There is no denying that the retail sector was hit incredibly hard during the recent recession, so much so that it has been reported that it cost our retailers in the UK in excess of £23 billion; You only have to look to high streets up and down the country to witness rows of empty shops begging for a new lease of life. Despite the rapid rise of digital culture, where almost everything we could ever need is available ‘online’, one would ask whether the recession has in fact brought a halt to the switch to the digital paradigm that was rippling through the traditional retail model.
Brands are using the opportunity that the empty high street spaces have provided to showcase their brand and deliver a more personal experience to customers, not just restricted to large established brands, small start-up service based businesses and boutique product brands are using pop up spaces to showcase their retail events and offerings, is it possible that offline is ‘in’?
Not entirely it seems, as many businesses are reinventing the traditional retail sector and using pop up events as a way to launch their online ventures and build a customer base, and it is proving to be a successful move as the Centre for Economics and Business Research reported that pop-up businesses contributed around £2.3 billion to the UK economy last year and the pop up industry is predicted to grow 2.5 times faster than the traditional retail model in 2016.
One of the positive spin offs from the recession is the innovation and collaboration that formed in the aftermath; landlords faced the reality that unless they scrapped their traditional lengthy leases and embraced the new daily, weekly and monthly demands being made, they would suffer indefinitely while the markets stabled.
“Pop-ups have been quietly working their magic to rejuvenate flagging high streets, while giving new British retail talent an opportunity to get their first taste of the high street”, Becky Jones from *PopUp Britain explains, “A few years ago, people were saying that the high street was dead. Pop-ups aren’t the only answer, but they are proving they can add value and long-term benefit by offering an affordable training ground for the high street entrepreneurs of the future”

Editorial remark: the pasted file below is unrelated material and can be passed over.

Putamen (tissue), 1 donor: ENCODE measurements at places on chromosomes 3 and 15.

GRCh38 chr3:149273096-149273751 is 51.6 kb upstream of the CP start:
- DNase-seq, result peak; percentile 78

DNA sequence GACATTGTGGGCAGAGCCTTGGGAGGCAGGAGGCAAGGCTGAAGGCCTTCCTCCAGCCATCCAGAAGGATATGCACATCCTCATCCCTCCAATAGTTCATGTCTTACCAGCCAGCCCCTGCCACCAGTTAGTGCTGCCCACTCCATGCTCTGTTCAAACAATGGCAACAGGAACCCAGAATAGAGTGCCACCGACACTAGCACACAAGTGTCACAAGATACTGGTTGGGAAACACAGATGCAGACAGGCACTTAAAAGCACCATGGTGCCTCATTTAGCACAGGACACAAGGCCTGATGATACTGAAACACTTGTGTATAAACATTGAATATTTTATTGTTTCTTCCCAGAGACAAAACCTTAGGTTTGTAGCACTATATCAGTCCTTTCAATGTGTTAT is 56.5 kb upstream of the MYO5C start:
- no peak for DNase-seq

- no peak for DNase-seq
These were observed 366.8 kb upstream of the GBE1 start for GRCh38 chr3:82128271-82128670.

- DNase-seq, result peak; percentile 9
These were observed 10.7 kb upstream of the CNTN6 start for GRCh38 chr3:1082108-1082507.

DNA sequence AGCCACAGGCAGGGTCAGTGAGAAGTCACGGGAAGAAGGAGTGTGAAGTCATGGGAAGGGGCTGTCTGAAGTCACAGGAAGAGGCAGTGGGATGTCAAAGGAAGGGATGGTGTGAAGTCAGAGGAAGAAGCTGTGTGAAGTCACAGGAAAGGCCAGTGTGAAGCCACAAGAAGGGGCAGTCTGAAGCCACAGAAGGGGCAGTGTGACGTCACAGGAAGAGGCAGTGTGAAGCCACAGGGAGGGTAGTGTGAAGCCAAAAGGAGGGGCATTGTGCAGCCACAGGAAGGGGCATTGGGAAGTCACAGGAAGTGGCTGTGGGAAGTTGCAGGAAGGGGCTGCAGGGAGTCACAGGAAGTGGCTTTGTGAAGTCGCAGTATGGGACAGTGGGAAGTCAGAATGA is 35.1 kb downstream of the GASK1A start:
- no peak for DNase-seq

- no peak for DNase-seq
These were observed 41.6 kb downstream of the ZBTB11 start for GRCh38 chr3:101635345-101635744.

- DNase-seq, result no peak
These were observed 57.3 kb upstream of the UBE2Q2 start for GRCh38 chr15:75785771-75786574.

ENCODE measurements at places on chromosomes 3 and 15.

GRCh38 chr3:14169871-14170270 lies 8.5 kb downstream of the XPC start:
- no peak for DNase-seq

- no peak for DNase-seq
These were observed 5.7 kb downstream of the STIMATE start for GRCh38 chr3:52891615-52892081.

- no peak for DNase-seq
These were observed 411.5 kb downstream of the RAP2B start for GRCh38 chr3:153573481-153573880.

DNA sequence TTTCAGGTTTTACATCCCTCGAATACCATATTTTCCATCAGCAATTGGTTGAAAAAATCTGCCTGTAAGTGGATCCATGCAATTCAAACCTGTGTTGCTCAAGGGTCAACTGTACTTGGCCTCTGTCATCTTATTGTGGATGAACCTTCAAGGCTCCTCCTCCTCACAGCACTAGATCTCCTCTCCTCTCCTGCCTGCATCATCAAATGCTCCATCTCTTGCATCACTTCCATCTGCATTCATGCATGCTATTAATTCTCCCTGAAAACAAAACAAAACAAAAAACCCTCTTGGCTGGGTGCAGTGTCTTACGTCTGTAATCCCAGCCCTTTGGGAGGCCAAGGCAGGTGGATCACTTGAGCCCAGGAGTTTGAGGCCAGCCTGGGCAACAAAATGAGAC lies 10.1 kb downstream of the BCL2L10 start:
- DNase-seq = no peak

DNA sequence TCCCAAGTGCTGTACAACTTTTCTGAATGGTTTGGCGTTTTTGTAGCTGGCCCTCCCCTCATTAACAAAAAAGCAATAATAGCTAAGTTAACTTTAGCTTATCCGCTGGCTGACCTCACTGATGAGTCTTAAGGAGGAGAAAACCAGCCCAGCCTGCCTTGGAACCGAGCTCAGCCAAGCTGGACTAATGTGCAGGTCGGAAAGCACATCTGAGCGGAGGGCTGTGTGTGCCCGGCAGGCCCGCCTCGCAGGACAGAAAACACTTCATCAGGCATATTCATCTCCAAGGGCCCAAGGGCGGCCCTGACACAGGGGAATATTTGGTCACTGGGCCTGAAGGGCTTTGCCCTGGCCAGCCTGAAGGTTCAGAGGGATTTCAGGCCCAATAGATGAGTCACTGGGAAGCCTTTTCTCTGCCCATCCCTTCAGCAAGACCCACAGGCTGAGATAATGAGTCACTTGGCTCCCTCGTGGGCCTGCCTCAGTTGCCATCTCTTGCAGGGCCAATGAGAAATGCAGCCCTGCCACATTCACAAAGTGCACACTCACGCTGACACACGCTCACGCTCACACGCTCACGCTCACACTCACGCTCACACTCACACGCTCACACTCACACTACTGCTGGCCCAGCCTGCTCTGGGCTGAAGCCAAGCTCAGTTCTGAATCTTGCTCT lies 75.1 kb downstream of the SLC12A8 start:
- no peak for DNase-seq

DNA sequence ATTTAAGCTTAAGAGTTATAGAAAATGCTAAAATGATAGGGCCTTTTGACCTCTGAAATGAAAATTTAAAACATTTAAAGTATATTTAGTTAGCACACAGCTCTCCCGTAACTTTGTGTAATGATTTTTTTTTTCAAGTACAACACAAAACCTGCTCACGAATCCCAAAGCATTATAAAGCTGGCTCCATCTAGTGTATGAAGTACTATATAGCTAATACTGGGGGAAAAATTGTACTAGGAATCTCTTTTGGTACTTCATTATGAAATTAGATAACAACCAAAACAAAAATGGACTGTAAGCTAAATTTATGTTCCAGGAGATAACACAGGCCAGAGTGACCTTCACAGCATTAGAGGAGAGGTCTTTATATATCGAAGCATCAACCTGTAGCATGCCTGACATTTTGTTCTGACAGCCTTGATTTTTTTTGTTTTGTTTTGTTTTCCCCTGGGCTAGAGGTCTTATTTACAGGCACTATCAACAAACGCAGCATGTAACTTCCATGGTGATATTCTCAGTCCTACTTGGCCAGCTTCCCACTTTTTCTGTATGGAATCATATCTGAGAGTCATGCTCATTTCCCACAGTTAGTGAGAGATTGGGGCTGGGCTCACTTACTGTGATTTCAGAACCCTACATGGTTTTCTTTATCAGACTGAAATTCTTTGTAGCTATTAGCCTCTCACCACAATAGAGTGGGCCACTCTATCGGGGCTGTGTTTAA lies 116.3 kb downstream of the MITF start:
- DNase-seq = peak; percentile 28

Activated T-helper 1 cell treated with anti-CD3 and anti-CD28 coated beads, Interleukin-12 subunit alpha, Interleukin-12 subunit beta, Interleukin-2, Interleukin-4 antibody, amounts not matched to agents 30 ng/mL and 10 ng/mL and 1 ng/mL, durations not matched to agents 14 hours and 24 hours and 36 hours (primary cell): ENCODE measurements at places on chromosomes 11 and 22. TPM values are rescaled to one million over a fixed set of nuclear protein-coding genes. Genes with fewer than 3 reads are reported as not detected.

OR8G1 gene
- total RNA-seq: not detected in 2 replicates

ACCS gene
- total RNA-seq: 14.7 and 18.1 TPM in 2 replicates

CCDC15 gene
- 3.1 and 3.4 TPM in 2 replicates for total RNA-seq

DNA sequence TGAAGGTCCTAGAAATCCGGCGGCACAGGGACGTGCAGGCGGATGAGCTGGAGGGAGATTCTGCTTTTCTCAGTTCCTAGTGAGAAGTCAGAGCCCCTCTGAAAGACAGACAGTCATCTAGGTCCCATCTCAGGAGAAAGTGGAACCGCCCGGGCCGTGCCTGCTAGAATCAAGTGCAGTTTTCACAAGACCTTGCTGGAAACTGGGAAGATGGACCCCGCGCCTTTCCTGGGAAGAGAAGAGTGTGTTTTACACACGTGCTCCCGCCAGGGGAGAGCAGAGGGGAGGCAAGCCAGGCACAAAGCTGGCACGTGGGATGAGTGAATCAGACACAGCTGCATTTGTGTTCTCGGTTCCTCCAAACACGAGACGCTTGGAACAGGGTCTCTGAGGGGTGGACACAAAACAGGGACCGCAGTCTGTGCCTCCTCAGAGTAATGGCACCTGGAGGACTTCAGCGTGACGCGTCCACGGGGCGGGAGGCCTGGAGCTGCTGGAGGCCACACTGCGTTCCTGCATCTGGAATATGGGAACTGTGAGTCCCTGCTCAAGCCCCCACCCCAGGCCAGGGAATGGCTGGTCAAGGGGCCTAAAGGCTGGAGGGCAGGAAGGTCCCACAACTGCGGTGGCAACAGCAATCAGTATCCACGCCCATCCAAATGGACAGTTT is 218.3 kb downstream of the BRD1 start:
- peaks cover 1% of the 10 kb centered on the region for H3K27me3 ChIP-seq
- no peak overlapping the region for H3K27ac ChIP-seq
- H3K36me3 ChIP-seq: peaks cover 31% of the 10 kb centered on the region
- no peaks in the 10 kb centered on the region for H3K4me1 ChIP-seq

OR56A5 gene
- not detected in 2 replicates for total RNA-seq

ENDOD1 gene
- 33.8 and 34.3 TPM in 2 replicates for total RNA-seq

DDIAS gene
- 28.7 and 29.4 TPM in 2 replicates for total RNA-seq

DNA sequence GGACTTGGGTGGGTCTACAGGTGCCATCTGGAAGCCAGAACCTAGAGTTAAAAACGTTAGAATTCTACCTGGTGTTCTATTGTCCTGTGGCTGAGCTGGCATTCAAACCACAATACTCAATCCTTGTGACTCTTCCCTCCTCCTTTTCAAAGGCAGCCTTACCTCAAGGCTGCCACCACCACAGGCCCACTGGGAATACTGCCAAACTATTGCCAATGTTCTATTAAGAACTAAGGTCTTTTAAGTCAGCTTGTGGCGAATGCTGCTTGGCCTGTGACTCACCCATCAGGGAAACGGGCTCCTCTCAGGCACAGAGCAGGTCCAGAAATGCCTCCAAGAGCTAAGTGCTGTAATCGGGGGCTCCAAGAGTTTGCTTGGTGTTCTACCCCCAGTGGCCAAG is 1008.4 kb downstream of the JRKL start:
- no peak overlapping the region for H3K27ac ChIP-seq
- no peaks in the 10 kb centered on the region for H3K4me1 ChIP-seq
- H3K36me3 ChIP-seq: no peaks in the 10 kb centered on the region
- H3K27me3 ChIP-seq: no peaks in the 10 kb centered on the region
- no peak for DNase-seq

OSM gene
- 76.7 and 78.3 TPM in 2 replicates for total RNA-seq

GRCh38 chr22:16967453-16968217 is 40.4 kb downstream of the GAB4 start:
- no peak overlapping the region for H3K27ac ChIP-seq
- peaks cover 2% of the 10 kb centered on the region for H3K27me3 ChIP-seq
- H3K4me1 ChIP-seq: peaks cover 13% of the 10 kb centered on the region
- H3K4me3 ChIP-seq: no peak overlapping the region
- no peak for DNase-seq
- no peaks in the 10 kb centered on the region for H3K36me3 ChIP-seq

Yes, online shopping is a quick and convenient process – it’s also one that can be cold and void of any meaningful communication for the user; it does not always offer the same experience as being able to physically see, touch and hold an item, neither does it make a good substitute for human interaction and all the tell-tale signs that someone’s body language can give way too. While the popularity and convenience of buying through a digital platform cannot be ignored, using a pop up event to showcase a brand gives you access to a prime location, such as London’s West End, for minimal cost to people that are receptive to your offerings.
Pop-up events are not limited to the retail sector; there has also been a surge in pop up restaurants. What better to way to test your culinary delights to an audience than in a way that means you can disappear overnight if it isn’t well received or stay for the long term and gain a cult following.
John Ellingham from CanopyUK in Peterborough told us, “The rise in pop-up restaurants has been incredible. Our business provides collapsible canopies, traditionally for food festivals but recently we have been providing them for a number pop up restaurants who are providing gourmet cuisine in distinctive locations”.
The truth is we are all on a mission to be distinctive and unique, for our experiences to be exclusive and this is precisely what pop up shops are offering. An event that is only available for a limited time, offering an experience that is not available to the masses due to its very nature, no wonder they are whipping crowds into a frenzy – they are giving us exactly what we want.
As the sharing economy becomes more prevalent in society and we all look to each other to provide the services and experiences required day to day, rather than accepting the defined offerings from traditional corporations- could pop up businesses be responsible for the re-generation of towns and cities across the UK? It’s not about being chic and shiny anymore, brands are thinking on a more creative level and sometimes to be cutting edge, you need to embrace the pre-existing grit and steel and combine it with digital technology to truly reflect the movement happening within retail.